Bacterial translocation and its consequences in patients with cirrhosis

Carlos Guarner, Germán Soriano

Research output: Contribution to journalReview articleResearchpeer-review

143 Citations (Scopus)


Bacterial translocation is currently considered the passage of viable gut flora across the intestinal barrier to extraluminal sites. Aerobic Gram-negative bacilli are the most common translocating bacteria. Intestinal bacterial overgrowth, impairment in permeability of the intestinal mucosal barrier, and deficiencies in local host immune defences are the major mechanisms postulated to favour bacterial translocation in cirrhosis. Bacterial translocation is a key step in the pathogenesis of spontaneous bacteraemia and spontaneous bacterial peritonitis in cirrhosis. Translocation of intestinal bacterial products from viable or non-viable bacteria, such as endotoxin and bacterial DNA, has recently been associated with pathophysiological events, such as activation of the immune system and derangement of the hyperdynamic circulatory status in cirrhosis. Clinical consequences of these effects of bacterial products are presently under investigation. © 2005 Lippincott Williams & Wilkins.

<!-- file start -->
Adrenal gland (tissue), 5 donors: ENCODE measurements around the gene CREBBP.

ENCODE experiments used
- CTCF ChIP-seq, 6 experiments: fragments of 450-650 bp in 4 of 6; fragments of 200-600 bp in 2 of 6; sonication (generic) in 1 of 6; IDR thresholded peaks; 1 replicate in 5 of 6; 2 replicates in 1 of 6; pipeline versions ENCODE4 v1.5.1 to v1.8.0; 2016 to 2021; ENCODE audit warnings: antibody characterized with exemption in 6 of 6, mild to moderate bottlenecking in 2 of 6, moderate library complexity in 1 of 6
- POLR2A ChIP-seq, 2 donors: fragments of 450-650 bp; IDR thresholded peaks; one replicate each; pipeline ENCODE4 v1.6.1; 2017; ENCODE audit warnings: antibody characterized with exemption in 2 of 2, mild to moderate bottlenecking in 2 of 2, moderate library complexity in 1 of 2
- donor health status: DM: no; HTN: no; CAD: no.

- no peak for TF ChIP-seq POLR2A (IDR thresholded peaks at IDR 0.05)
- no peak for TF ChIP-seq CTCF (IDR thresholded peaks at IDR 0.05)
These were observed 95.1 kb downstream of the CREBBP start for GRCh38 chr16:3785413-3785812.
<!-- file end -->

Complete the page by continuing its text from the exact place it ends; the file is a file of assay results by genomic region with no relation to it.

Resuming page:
Original languageEnglish
Pages (from-to)27-31
JournalEuropean Journal of Gastroenterology and Hepatology
Issue number1
Publication statusPublished - 1 Jan 2005


  • Bacterial translocation
  • Cirrhosis
  • Spontaneous bacterial peritonitis


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